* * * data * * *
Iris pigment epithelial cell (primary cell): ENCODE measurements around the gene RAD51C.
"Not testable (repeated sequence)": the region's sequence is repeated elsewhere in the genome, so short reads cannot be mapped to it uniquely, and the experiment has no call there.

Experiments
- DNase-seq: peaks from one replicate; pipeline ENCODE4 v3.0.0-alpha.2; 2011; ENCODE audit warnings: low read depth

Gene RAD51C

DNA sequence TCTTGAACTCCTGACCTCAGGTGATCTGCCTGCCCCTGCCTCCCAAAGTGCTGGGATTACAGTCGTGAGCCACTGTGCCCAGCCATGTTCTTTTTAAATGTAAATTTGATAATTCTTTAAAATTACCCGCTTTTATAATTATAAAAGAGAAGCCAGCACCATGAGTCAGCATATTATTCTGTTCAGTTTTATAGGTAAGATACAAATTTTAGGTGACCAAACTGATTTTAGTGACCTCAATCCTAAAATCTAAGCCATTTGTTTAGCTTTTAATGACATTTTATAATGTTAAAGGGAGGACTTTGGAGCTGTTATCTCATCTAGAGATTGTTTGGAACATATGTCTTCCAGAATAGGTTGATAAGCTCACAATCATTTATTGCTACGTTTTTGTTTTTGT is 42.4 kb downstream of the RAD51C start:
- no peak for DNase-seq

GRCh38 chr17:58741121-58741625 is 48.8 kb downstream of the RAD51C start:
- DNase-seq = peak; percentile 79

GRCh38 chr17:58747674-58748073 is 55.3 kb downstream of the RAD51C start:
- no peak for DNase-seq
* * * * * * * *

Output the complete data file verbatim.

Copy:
Iris pigment epithelial cell (primary cell): ENCODE measurements around the gene RAD51C.
"Not testable (repeated sequence)": the region's sequence is repeated elsewhere in the genome, so short reads cannot be mapped to it uniquely, and the experiment has no call there.

Experiments
- DNase-seq: peaks from one replicate; pipeline ENCODE4 v3.0.0-alpha.2; 2011; ENCODE audit warnings: low read depth

Gene RAD51C

DNA sequence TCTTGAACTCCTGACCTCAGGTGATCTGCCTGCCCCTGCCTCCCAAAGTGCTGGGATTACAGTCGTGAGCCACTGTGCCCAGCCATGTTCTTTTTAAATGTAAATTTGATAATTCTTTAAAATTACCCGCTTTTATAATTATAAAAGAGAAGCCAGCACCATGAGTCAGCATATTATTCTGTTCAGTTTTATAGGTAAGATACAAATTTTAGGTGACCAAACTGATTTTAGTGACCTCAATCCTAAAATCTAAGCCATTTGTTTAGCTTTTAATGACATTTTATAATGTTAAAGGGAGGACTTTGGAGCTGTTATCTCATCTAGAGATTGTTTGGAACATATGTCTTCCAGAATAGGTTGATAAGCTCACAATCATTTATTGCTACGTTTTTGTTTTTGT is 42.4 kb downstream of the RAD51C start:
- no peak for DNase-seq

GRCh38 chr17:58741121-58741625 is 48.8 kb downstream of the RAD51C start:
- DNase-seq = peak; percentile 79

GRCh38 chr17:58747674-58748073 is 55.3 kb downstream of the RAD51C start:
- no peak for DNase-seq